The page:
Passing Out Nobels

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Year-end is traditionally the time to reward superior performance. In that spirit, this post uses the lens provided by the GEM Project to honor theorists whose work greatly improves the capacity of macroeconomics to explain mass market failure and identify effective remedies. Ought-to-be Nobel Prizes, the case for which has been made clear by generalized-exchange analysis, are passed out to deserving scholars.

Awarding economics Nobels, since the practice began in the 1970s, has been most clear-cut when recognizing fundamental revolutions in the development of the field. Of course, doing so has been restricted by the limit on eligibility to living economists. Sufficiently recent upheavals in macro thought, the interest of the GEM Blog, have featured Early Keynesianism (elaborating and improving on the ideas in The General Theory, especially its focus on mass involuntary job loss), imperfect information (signaled by the prominence of the path-breaking book edited by Phelps, Microeconomic Foundations of Employment and Inflation Theory 1970), rational expectations rooted in the powerful contributions of Lucas, real business cycles that emphasize the rigorous application general market equilibrium to explaining macro instability, and search/ match theory grounded in the attempt to explain some degree of Keynesian joblessness via the close examination of frictional unemployment that inherently attends labor-market activities. Search/match pioneers  include scholars who have most shaped today’s mainstream New Keynesian modeling. In the aftermath of the widespread rejection of Early Keynesianism for being too casual about optimization and equilibrium. New Keynesians coalesced around combining various critiques into a New Neoclassical Synthesis that became the analytical framework used in graduate schools today.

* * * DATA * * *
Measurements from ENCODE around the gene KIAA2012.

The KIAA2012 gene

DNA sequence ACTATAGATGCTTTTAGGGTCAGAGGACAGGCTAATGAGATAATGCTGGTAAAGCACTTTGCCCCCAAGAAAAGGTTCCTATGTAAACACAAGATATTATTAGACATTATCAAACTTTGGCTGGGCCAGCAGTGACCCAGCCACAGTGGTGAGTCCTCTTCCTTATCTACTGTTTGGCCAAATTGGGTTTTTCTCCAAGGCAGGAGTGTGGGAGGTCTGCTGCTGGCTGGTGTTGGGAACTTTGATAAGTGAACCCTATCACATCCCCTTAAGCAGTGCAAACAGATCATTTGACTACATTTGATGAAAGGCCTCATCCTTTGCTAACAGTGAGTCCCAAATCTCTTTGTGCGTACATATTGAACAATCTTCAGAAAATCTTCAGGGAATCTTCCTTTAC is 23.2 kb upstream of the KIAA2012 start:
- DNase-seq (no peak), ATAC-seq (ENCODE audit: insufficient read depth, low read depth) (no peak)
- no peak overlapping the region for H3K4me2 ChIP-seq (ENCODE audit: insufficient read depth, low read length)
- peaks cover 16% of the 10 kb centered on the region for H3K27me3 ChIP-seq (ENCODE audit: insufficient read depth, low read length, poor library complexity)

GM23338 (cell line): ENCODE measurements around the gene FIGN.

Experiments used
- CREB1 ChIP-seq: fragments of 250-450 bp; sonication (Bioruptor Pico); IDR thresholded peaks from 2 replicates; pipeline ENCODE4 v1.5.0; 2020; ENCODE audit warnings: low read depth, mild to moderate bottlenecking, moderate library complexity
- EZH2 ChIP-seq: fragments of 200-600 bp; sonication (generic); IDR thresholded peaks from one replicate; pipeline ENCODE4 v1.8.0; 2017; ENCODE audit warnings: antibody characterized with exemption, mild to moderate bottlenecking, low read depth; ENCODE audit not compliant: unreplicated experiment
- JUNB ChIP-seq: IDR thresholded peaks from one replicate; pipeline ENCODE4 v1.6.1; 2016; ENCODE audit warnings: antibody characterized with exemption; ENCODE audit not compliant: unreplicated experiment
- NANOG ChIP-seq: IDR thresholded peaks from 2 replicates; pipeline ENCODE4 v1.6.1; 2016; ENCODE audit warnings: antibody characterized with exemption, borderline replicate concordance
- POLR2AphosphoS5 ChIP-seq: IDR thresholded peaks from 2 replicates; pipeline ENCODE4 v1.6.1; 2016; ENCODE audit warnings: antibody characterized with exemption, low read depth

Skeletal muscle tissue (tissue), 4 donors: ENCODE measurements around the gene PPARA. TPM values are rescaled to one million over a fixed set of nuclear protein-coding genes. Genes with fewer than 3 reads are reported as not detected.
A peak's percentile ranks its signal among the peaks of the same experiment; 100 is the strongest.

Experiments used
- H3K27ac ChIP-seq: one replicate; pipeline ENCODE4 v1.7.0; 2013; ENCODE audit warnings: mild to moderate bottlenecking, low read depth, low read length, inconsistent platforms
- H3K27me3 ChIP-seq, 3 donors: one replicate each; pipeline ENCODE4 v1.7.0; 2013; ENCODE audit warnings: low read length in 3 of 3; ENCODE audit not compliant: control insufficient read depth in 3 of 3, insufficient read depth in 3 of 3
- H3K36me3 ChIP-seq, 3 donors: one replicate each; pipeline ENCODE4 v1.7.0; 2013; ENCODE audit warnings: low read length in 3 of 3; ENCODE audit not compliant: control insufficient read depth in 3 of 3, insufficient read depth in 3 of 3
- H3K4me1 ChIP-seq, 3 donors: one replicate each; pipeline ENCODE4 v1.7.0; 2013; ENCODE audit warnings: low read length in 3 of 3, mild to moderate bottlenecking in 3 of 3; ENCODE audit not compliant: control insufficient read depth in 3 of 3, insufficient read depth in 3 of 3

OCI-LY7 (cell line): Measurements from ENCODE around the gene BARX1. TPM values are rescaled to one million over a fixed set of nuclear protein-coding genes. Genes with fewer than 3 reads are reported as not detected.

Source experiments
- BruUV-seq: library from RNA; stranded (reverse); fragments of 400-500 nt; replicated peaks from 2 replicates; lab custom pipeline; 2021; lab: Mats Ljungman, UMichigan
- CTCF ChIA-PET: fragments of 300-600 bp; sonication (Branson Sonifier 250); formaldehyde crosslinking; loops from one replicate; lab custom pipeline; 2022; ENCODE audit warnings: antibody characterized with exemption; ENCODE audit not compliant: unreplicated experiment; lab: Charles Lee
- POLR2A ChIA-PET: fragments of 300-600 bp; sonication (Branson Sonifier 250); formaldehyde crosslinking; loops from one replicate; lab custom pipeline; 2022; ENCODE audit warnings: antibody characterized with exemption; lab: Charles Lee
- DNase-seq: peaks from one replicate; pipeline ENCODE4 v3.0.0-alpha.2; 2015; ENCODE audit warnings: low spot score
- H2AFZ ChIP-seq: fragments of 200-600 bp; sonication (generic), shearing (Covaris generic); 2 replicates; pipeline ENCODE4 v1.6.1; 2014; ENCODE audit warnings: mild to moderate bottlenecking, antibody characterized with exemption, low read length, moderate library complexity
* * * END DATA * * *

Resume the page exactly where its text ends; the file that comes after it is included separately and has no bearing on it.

Think about those fundamental revolutions relative to the contribution of the GEM Project’s generalization of rational exchange from the marketplace to workplaces restricted by asymmetric employer-employee information. That modeling has been shown to explain, consistent with optimization and equilibrium, an extraordinary range of previously unexplained macro facts, centrally including the rational existence of involuntary job loss (both temporary layoffs in recession and permanent job downsizing in depression) in response to adverse nominal demand disturbances. the location of forced job loss in firms restricted by information-challenged workplaces, and the rational existence of chronic wage rent paid by the same highly specialized establishments.  Nobels should eventually be forthcoming for significantly contributing to the generalized-exchange revolution. It is interesting to speculate about who is most in line for such recognition. Here are some of my candidates.